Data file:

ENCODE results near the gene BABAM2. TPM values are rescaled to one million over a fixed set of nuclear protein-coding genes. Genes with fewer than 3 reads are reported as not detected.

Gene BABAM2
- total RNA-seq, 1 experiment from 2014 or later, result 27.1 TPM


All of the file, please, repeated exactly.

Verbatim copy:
ENCODE results near the gene BABAM2. TPM values are rescaled to one million over a fixed set of nuclear protein-coding genes. Genes with fewer than 3 reads are reported as not detected.

Gene BABAM2
- total RNA-seq, 1 experiment from 2014 or later, result 27.1 TPM